The present cabinet in Germany has created a situation whereby the inciting agitation of Hitler and his press are almost as importaant as the declarations of reassurance issued by the government, states a leading editorial in the “Rundschau,” organ of the general Zionists in Germany, which has just reached this country.
More important even than the attacks upon the Jews and the demonstrative anti-Jewish attitude of Adolph Hitler, the Nationalist Socialist leader, is the economic discrimination which is beginning to be felt,” the paper says.
The Jews of Germany cannot accept reassurance with confidence since the words are uttered in an atmosphere so poisoned it must occasion great concern, says the editorial.
The new Cabinet has twice already through the mouth of the Reich Minister of Interior, Freiherr von Gaylonce in an interview and a second time in a long speech-issued statements intended to calm public opinion,” says the “Rundschau.” In his first statement Mr. Gayl stated that the new cabinet would not be as sensitive and discriminating as the previous-governments and would therefore forgivingly overlook “small clashes.” Only serious attacks, especially against the head of the state, would be prosecuted with all the weight of the law, it was indicated. The government is to concern itself with the maintenance of peace and order and with the protection of the rights of each citizen.
In a long speech held before the Reichs Council, the paper continues, “Freiherr von Gayl said among other things: ‘As to the general cultural life of our nation, especially in the radio and movie fields, it seems to me of importance to emphasize and cultivate the German spirit and to eradicate all non-German, alien influences, which for some time have antagonized a great part of the German nation.’
“This statement, as well as the first declaration of the policies of the new Cabinet, show a remarkable mixture of intentions and assertions which can hardly evoke an impression of unison. On the one hand, a repeated emphasis that the government’s actions will be guided by the constitution, and on the other hand an astonishing repetition of a phraseology which emanates from the Nationalist Socialist publications.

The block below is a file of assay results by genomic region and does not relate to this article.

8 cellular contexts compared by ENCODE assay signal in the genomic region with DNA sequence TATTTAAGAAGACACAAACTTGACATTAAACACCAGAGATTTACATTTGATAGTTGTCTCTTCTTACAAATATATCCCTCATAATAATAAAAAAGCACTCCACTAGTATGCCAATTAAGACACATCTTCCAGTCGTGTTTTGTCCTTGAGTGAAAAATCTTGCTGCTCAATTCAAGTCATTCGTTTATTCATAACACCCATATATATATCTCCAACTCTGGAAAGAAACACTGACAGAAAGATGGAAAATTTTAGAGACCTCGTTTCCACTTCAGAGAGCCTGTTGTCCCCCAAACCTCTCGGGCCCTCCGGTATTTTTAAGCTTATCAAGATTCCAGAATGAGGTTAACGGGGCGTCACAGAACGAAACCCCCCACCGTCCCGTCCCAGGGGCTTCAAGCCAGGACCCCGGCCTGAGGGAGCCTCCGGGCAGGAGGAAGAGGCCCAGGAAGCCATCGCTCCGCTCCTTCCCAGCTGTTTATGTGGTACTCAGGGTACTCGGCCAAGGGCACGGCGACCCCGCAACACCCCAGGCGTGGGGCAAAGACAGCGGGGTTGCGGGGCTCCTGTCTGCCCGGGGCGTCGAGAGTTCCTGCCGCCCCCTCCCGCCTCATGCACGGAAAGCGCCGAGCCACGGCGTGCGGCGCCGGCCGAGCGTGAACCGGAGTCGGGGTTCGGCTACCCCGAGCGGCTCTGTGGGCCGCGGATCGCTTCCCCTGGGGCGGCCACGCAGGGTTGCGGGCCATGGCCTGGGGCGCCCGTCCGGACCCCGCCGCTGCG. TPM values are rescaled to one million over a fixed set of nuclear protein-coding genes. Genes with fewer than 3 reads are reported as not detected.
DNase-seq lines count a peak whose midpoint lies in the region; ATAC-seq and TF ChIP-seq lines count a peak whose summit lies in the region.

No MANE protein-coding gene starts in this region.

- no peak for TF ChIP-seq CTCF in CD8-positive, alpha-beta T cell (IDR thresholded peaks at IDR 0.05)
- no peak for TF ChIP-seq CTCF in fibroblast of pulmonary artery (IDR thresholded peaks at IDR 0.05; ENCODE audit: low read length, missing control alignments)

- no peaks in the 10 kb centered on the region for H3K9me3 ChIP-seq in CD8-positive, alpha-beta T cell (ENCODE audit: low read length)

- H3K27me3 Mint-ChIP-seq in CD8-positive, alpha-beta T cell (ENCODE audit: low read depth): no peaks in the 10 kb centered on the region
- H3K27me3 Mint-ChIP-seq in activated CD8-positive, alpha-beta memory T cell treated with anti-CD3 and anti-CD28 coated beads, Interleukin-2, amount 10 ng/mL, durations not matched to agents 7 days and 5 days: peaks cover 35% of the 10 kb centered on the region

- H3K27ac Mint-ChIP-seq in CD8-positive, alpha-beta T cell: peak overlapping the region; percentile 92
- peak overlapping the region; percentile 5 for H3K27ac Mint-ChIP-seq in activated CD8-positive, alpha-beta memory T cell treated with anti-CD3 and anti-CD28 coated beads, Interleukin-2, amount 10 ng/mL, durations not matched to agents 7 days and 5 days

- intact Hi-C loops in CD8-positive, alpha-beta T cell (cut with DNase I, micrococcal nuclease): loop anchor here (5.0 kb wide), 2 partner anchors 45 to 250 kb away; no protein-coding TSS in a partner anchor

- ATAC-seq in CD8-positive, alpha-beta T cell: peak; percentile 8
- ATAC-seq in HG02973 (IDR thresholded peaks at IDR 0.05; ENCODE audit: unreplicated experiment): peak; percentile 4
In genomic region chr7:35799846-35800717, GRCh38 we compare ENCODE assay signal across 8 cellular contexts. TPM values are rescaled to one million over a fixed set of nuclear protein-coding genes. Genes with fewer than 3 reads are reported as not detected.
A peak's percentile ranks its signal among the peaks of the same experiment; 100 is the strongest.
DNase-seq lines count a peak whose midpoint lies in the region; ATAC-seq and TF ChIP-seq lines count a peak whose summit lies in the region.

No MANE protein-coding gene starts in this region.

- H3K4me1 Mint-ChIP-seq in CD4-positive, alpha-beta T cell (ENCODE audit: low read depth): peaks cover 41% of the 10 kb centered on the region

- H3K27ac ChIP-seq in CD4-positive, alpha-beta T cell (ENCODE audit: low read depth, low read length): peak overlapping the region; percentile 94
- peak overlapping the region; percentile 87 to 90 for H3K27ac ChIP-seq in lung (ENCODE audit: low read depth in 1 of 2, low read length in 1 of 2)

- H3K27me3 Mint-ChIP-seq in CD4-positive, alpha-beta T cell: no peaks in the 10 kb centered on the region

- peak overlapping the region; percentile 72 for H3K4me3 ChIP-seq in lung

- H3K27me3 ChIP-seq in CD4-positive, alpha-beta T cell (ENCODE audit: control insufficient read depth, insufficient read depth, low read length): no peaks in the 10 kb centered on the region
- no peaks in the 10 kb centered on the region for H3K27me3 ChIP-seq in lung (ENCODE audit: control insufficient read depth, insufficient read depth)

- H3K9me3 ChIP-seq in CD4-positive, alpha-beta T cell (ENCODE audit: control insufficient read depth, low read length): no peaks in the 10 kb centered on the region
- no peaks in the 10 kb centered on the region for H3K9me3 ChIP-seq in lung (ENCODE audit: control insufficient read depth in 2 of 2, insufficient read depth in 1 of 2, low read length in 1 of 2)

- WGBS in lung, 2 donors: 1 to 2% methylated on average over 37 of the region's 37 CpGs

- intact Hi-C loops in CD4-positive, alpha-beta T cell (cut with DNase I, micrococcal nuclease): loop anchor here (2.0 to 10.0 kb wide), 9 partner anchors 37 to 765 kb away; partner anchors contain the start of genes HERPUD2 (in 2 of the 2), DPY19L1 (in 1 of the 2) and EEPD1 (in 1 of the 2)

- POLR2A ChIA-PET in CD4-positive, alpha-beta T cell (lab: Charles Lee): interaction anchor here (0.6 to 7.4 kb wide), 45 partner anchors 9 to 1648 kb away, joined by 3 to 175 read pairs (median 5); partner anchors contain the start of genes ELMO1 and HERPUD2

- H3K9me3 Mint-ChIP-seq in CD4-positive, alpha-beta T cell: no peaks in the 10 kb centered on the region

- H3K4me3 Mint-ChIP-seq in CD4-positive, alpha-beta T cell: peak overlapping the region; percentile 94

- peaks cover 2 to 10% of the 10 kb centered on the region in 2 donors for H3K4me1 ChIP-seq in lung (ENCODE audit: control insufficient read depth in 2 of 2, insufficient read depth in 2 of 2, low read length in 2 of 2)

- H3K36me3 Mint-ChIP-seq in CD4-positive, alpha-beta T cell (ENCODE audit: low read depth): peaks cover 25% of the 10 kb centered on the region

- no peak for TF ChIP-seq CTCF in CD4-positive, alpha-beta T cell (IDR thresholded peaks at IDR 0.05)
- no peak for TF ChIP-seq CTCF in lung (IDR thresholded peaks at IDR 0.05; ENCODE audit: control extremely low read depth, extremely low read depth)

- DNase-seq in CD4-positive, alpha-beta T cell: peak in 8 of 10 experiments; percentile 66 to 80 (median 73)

“There can be no doubt that the government has the greatest interest and desire to put an end to the uneasiness which prevails in wide circles because of the uncertainty over the coming political developments. It is, however, questionable whether the statements of the Cabinet will be able to achieve their goal in this respect. The situation in Germany, unfortunately, is such that statements of the “Voelkischer Beobachter” and the behaviour of Mr. Hitler are regarded as being as nearly important as official declarations by the government.
“When the ‘Voelkischer Beobachter’ triumphantly states that the coming establishment of the ‘third Reich,’ causes many Jews to flee from Germany and to seek shelter in Spain (which so far is not the case) and that this flight of the Jews would assume greater proportions in the coming months; when Hitler refuses to testify on the witness stand with the explanation that he does not reply to questions by a Jewish lawyer, such words have so strange an affect, that even the word of the Reich Minister of Interior are overshadowed by them.
“It seems that the government intends to counteract the extreme forms of the National Socialism and its “Socialistic’ components, by trying to secure recognition as a ‘National’ regime. The maintenance of a peaceful state through the force of the government, is of course, of vital interest for the Jews. But up until now we have much to report concerning the numerous anti-Semitic excesses against the Jews in Germany.
“But these facts already quoted are not the only and not the most dangerous assertions concerninfg the anti-Jewish course (although they arouse much attention). More impressive and more important are the other symptoms, although they do not manifest themselves by the use of ‘brass knuckles’ or by calls of ‘Judaea perish!’ It is a usual and daily occurrence for a Jewish lawyer, an expert, etc., to hear in a public institution that ‘the situation which has prevailed until now will be changed’ and that the Jews will do well if they will begin to adjust themselves to a new situation.
“These fears are so impressive that loud rumors are now circulating about the start of a Jewish flight from within Germany. We mean by that the ‘trend to Southern Germany,’ which the papers reported, and also the transfer of some firms to Munich, and the desire of many Jews to avoid the districts where the Nationalist Socialist influences are unrestricted.
“This is the Jewish reality in Germany. And against that, comforting pills are unaffective. There is a good reason for not having much confidence in programs and words. When one is aware the atmosphere in which these words are spoken is so poisoned, there is ample cause to look to the future with serious concern,” the editorial concludes.